The Denver Zoo - Leave the Tripod at Home - Brandon Miller Photography

If there is one place I like to go to take my camera, its the zoo. Especially the Denver Zoo. A while back (July 2017)  I picked up an older Tamron 200-500 5.0-6.3 mainly to shoot the upcoming eclipse.  In regards to the eclipse the lens worked perfectly and I was able to capture some amazing images of that once in a lifetime experience. However once the eclipse was over, what was I going to do with such a big piece of glass?


My photographer friend, Allison, and myself dawned our kits and headed off for a day of fun at the Denver Zoo. My main goal, get a killer image of one of the many “free range” peacocks they have roaming the premises. The Tamron 200-500 being an older lens has nothing in the realm of image stabilization built into it and the auto focus system is driven by the in-camera focus motor. So needless to say, I was stuck lugging my tripod around for the entirety of the day. For the most part, when I am not shooting landscapes, I don’t really care for the shooting experience that comes with a tripod. Next time I am going to be shooting with my monopod. That should also eliminate the issue of narrowly missing strollers and small children eager to see the exhibits.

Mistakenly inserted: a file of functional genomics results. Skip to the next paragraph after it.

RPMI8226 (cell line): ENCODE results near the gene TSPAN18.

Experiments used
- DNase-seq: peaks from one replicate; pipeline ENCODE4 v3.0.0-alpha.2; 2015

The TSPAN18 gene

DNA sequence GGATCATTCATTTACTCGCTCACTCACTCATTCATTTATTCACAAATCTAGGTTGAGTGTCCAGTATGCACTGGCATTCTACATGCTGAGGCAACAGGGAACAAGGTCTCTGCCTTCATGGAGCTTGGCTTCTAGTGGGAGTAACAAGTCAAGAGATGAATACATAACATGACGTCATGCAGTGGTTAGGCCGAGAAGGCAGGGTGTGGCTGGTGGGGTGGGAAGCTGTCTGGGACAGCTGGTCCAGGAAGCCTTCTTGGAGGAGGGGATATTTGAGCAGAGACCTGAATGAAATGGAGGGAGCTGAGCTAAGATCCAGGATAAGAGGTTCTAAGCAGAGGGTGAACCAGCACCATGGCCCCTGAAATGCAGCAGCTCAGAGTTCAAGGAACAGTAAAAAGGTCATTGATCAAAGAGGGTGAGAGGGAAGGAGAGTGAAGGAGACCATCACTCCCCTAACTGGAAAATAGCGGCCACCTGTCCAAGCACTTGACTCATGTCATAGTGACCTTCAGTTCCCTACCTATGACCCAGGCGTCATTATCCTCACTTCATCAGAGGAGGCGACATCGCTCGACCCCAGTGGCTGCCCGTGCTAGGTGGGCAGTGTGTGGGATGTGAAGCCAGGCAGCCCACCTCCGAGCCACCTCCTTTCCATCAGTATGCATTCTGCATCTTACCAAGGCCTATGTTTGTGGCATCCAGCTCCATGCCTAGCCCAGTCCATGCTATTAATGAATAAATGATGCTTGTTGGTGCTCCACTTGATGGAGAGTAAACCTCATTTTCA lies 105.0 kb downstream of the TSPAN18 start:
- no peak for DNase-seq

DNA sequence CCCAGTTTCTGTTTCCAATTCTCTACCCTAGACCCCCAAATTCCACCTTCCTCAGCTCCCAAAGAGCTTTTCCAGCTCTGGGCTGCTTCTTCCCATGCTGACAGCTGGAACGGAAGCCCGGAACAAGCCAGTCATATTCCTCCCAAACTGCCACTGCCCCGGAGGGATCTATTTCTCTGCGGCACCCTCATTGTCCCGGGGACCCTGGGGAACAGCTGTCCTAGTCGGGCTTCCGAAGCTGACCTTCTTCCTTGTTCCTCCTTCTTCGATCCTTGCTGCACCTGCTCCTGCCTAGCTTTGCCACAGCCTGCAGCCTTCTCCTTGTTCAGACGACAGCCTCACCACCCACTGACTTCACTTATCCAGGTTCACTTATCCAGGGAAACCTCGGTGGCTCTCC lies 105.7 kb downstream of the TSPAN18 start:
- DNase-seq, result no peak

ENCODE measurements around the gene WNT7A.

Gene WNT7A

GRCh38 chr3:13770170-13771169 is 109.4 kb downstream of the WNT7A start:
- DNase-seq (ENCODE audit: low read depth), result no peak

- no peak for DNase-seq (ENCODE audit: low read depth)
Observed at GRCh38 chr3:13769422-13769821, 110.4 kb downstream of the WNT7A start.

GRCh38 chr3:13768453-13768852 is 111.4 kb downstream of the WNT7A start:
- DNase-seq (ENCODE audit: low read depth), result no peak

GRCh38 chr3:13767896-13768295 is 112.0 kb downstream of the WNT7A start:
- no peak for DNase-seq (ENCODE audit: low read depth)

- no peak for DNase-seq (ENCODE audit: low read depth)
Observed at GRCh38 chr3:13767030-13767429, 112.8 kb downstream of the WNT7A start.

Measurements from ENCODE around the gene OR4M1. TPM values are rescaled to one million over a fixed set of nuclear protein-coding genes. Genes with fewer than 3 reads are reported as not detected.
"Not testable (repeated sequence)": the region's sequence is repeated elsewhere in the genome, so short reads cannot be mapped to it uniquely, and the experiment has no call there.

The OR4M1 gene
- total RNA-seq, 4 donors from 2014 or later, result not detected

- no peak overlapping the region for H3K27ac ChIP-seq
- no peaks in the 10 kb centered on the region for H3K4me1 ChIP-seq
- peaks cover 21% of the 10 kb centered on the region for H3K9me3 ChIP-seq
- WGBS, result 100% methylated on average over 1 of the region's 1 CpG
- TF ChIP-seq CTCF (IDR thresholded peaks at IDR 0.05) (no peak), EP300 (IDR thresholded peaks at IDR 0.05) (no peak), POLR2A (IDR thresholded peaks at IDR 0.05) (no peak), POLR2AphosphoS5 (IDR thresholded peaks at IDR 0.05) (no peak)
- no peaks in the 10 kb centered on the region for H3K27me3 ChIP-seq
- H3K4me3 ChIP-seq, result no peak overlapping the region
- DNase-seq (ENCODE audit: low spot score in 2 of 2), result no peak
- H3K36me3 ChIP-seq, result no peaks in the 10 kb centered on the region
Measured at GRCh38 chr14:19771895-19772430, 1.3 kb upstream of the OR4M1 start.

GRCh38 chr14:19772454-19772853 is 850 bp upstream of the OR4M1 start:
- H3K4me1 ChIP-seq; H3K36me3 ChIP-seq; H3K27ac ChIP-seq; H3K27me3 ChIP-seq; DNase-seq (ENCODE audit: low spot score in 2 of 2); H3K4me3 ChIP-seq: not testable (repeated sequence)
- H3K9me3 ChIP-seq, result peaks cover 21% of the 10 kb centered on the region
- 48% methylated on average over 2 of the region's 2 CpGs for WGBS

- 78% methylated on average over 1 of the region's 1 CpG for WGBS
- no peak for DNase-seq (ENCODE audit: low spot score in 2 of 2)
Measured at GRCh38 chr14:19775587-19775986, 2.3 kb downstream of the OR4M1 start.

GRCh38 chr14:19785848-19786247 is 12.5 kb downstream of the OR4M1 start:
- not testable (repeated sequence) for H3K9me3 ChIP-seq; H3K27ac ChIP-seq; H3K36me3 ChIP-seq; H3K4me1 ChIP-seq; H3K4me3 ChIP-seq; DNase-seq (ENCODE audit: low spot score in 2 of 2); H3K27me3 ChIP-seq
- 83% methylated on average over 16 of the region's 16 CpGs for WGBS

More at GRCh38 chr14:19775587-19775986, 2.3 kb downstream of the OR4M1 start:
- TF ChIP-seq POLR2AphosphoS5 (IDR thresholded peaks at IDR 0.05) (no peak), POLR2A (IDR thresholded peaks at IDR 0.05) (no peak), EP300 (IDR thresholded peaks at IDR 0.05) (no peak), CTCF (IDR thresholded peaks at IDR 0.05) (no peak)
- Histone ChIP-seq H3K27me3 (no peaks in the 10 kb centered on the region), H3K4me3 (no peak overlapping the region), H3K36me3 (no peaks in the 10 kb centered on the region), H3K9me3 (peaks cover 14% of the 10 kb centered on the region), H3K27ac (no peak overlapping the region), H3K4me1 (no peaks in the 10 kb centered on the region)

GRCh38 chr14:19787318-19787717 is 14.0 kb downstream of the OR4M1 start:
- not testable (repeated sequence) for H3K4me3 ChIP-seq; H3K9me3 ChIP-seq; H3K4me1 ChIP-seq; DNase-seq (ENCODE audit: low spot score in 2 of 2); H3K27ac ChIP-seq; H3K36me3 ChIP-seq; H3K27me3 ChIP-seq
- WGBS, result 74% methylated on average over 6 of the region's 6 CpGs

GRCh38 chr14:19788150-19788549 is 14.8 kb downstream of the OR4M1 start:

While at the Denver Zoo, I was able to capture stunning images of exotic birds, zebras, lions, otters engaged in a serious cuddle puddle, and yes… even the peacocks. It’s and excellent way to get out and spend time among the crowds and “wild” animals. As for the lens, the auto focus was speedy and the images were tack sharp for a sub $500 lens. If you’re looking for a longer focal length without shelling out your hard earned money, the Tamron 200-500 5.0-6.3 is a excellent bang for your buck.